Friday 21 September, 2018

OWTU rejects Petrotrin’s proposal: Gov’t to send home 2500 workers

Oilfield Workers Trade Union (OWTU) head Ancel Roget says Government plans to send home 2500 workers, following the announcement of plans to close Petrotrin’s refinery.

Roget made the revelation as he addressed workers at Pointe-a-Pierre on Tuesday, following a meeting between members of the OWTU and the Petrotrin board.

The OWTU President General said they were given three options: for the company to remain as is, to have a ‘scaled-down operation’ where 1,500 workers would be sent home, or a third option where the refinery would be closed down, with workers having to re-apply for 800 positions in exploration and production and 200 positions within a new terminalling operation. 

“They propose to send everybody home and hire back 800 persons for exploration and production, and hire 200 persons for the (proposed) terminalling operation in Pointe-a-Pierre."

The proposal they have for Petrotrin is madness...we disagree with that and we reject that outright,” Roget said.

The OWTU head added Government plans to send home 2500 plus workers.

But comrades the long and short of the story is that Dr Rowley plans to send home 2500 workers from Petrotrin, get that in your heads,” the OWTU President General said.

However, the OWTU leader is calling on Government and the Board of Petrotrin to consider the union’s proposals for restructuring of the state-owned oil company.

He warned that the union will not sit idly by and allow Government to send home workers.

“All of us gathered here who are prepared to fight to the bitter end for your jobs, show by the raise of your hands. All of us here who are prepared, ready, willing and able to use whatever influence we have, whatever God-given strength we have in our bodies to ensure that those who are taking away our jobs, (we will) take away the jobs of the PNM government, because they are taking away our jobs, show by a raise of hands. And that is not a threat old man, that is a promise,” Roget said, to a thunderous response by workers.

The OWTU head also warned of extreme hardships at the pumps.

This, as he said that the effects of the closure of Petrotrin’s refinery will extend across the country and will have economic and political ramifications.

Roget said the move to privatise Petrotrin will bring Trinidad and Tobago back to 'plantation days'.

"If you're importing fuel, gasoline, kerosene, diesel, jet fuel, all of those things to supply the local and regional market, if the country from where you're importing that has any natural disasters or political unrest, you are at the mercy of the delivery of that product to run your own economy. So how on earth...somebody could tell me that somebody could tell the PM that we will be more self-sufficient if we close down our own refinery that makes our own fuel for our own people?"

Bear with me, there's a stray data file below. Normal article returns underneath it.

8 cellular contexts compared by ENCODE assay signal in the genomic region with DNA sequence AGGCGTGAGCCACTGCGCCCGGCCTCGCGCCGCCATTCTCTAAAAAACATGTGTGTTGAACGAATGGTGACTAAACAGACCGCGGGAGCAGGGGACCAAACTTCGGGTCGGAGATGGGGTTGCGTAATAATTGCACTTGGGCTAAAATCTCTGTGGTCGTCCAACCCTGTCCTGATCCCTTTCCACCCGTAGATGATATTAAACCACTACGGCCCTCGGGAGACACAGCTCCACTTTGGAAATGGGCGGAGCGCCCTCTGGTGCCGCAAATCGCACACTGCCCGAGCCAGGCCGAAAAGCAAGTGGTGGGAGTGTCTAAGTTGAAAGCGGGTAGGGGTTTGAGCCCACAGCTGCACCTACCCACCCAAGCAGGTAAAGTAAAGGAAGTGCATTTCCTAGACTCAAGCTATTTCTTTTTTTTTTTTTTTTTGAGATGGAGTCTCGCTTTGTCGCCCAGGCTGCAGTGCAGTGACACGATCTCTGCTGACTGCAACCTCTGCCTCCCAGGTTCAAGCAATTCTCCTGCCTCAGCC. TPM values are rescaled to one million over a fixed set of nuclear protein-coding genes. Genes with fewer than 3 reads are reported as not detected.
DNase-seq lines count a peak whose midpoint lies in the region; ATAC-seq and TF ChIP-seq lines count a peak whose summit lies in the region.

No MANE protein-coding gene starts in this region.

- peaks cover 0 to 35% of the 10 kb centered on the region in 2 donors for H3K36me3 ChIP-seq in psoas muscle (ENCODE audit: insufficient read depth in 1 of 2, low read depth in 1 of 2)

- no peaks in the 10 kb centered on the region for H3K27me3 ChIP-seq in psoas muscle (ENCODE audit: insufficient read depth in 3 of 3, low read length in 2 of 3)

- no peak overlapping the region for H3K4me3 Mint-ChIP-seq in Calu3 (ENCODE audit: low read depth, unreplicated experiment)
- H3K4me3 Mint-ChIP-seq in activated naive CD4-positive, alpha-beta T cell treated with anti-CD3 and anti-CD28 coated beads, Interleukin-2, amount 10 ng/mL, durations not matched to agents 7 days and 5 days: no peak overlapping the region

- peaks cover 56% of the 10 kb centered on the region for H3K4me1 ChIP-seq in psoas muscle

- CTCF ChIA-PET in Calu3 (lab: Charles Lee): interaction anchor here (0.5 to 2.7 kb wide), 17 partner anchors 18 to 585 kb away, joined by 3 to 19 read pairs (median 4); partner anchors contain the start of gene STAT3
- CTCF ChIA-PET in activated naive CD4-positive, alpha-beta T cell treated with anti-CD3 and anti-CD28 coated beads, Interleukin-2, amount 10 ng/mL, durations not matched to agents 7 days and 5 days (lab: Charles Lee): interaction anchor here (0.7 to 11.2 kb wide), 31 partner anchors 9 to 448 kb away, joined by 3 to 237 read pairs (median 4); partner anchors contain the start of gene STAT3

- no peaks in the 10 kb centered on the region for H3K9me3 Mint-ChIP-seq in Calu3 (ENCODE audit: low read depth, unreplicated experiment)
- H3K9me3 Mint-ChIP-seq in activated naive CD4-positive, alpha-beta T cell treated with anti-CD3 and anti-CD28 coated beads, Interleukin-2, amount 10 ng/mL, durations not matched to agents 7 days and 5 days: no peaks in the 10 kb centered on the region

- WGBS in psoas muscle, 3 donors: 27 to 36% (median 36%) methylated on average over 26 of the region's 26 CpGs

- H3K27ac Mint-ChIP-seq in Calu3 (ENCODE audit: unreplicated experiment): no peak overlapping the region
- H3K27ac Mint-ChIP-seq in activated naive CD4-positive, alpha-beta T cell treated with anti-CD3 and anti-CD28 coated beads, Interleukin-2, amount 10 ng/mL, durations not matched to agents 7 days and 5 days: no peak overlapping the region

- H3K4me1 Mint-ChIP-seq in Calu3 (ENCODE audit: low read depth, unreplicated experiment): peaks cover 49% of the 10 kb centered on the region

"People like (Petrotrin chairman Wilfred) Espinet who don't live here...their proposal will take us back to the plantation days when we only produce the raw material, export it and somebody brings the added value to the finished product which we have to pay for...remember the sugar, the cocoa days....that is where they want to take Trinidad and Tobago back to."

"We are going back to the days where we will depend on the multinational (companies)," he said. 

On Tuesday, the Petrotrin board at a media conference announced plans to close down the company’s refinery.

Re-structuring to take place from October 1

Petrotrin said in a release issued Tuesday that the layoffs are necessary due to the company's accrued losses of $8 billion in the last five years and $12 billion debt. 

The company added that Petrotrin owes the government over $3 billion in taxes and royalties and requires an injection of TT$25 billion 'to stay alive' and repay its debt. 

Chairman Wilfred Espinet said the company is only producing 40,000 barrels of oil per day and the refinery operates at a capacity of $140,000 barrels per day, resulting in a net loss in foreign exchange.

Petrotrin said the refining of oil will be phased out and the company will import the refined products (gasoline, diesel, aviation fuels etc.) - approximately 25,000 barrels of oil per day - while all of the company's oil will be exported. 

The company said the transition will begin from October 1, 2018, adding that it is taking steps to facilitate a 'smooth and efficient period of transition with safety and security'. 

The company added that it wil be meeting with stakeholders in the coming weeks to discuss the changes. 

 

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